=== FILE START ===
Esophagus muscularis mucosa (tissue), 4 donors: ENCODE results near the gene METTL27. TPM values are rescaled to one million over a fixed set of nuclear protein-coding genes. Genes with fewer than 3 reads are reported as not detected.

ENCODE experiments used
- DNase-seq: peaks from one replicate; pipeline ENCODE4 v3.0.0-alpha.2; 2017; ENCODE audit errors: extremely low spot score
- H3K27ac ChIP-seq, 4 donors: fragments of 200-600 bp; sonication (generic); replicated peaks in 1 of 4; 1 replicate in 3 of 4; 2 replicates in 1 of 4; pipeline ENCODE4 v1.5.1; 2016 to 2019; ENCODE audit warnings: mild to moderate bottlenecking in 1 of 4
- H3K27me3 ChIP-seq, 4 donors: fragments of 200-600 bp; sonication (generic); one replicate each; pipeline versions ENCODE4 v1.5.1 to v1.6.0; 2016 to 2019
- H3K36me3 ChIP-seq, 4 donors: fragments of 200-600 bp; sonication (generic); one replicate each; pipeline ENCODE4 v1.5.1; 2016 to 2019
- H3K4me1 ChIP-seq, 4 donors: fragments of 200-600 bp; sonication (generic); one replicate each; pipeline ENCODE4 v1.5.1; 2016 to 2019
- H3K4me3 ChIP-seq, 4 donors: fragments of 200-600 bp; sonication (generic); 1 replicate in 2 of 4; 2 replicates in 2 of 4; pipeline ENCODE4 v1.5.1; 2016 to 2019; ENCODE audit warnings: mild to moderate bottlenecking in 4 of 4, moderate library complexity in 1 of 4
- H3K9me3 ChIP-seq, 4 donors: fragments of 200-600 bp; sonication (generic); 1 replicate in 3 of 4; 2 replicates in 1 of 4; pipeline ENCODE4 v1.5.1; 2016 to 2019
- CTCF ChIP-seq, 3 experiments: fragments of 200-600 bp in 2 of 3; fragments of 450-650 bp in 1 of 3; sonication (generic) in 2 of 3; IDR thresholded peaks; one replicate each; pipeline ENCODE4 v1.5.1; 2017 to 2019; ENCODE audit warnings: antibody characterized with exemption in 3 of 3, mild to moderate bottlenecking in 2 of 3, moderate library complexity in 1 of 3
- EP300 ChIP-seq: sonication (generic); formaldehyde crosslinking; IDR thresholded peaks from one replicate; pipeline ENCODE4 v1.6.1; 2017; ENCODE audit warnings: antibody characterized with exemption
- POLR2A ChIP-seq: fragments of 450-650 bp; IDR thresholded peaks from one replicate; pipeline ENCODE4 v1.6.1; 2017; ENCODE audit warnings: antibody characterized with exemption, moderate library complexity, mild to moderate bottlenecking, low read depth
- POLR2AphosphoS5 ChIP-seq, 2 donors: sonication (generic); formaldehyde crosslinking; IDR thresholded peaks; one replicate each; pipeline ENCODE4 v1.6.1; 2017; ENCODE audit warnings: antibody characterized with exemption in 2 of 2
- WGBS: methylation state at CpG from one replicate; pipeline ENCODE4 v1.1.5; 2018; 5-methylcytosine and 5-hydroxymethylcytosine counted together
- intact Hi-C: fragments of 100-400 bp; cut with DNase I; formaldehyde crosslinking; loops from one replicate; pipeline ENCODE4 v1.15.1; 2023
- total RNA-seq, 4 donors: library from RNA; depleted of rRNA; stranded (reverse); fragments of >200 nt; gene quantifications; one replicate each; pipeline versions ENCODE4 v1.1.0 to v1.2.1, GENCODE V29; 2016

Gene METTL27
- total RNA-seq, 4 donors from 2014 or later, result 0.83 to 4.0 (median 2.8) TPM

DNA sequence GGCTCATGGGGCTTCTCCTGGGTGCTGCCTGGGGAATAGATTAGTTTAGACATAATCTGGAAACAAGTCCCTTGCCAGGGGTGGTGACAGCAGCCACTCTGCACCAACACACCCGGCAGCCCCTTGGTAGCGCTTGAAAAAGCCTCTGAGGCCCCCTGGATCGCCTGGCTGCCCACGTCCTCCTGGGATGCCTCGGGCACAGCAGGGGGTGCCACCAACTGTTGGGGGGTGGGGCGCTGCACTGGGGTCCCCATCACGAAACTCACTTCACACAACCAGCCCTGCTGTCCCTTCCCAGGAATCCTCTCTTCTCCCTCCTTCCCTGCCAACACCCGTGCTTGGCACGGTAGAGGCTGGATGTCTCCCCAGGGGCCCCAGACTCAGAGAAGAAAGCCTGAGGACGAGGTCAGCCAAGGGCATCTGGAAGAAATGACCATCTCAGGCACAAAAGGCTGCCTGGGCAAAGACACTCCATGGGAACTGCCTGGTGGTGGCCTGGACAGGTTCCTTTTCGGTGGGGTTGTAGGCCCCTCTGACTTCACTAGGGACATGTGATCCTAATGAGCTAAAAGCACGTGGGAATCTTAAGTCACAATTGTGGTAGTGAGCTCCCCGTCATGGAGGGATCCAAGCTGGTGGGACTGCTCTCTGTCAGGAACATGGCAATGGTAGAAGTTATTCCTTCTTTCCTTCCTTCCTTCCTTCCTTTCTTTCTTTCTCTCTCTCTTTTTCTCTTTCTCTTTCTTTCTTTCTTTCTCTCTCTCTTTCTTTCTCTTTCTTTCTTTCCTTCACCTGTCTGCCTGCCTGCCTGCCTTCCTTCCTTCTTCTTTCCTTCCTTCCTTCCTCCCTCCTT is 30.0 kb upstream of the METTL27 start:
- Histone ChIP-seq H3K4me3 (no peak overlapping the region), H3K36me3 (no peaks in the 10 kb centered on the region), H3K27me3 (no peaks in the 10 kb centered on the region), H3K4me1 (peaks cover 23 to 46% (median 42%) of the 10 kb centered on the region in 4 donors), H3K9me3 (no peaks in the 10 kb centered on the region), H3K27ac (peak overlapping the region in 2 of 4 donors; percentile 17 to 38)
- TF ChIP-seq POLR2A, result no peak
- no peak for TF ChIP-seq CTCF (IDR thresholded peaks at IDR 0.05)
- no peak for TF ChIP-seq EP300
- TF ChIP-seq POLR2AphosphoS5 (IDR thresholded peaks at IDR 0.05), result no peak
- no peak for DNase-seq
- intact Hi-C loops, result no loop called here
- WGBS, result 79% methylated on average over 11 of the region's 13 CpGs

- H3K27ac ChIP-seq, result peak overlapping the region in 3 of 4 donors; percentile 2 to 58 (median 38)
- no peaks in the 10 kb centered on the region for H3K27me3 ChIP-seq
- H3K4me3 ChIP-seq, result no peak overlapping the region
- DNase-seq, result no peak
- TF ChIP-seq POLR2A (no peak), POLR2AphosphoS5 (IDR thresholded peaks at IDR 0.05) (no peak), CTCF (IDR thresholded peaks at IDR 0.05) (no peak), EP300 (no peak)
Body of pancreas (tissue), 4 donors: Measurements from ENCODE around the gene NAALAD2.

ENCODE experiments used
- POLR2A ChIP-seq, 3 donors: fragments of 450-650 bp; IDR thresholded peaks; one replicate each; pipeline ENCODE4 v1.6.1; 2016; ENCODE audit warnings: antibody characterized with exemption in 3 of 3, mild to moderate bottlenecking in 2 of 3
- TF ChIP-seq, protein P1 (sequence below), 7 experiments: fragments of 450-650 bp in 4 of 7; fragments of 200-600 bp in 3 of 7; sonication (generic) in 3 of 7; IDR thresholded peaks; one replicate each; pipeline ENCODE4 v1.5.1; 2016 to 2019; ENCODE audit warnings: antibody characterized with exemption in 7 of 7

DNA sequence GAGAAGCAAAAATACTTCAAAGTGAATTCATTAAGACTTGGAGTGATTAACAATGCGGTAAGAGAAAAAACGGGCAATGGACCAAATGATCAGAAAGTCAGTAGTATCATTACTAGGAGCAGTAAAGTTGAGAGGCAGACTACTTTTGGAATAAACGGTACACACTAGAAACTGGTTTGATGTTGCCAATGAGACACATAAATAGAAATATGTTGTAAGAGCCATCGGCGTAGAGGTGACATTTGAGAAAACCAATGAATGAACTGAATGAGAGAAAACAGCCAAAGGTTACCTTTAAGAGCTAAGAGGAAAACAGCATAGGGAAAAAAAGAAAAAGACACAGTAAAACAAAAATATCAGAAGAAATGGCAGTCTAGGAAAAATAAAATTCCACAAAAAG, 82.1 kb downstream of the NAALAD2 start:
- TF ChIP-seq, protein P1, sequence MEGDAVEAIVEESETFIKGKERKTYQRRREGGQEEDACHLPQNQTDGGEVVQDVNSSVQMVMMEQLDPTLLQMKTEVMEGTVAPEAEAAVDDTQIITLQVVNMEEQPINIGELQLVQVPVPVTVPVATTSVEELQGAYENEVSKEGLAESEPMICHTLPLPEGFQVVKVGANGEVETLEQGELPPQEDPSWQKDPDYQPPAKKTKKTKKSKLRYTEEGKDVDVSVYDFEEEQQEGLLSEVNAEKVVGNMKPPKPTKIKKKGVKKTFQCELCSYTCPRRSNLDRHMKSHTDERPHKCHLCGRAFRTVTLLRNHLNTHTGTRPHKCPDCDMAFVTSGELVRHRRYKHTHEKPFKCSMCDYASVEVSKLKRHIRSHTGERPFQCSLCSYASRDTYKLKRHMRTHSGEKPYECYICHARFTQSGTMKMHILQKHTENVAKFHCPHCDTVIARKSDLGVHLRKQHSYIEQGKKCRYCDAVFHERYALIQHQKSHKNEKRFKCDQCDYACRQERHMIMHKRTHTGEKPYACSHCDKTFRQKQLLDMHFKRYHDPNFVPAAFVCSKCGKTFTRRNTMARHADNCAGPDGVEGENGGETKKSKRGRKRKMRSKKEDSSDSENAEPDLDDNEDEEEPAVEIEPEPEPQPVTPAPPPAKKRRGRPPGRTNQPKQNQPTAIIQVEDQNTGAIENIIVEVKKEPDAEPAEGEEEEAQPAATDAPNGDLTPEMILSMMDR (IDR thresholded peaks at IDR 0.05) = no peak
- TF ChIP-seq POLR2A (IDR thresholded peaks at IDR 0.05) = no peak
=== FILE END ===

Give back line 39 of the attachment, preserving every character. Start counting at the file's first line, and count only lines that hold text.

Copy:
- TF ChIP-seq POLR2A (IDR thresholded peaks at IDR 0.05) = no peak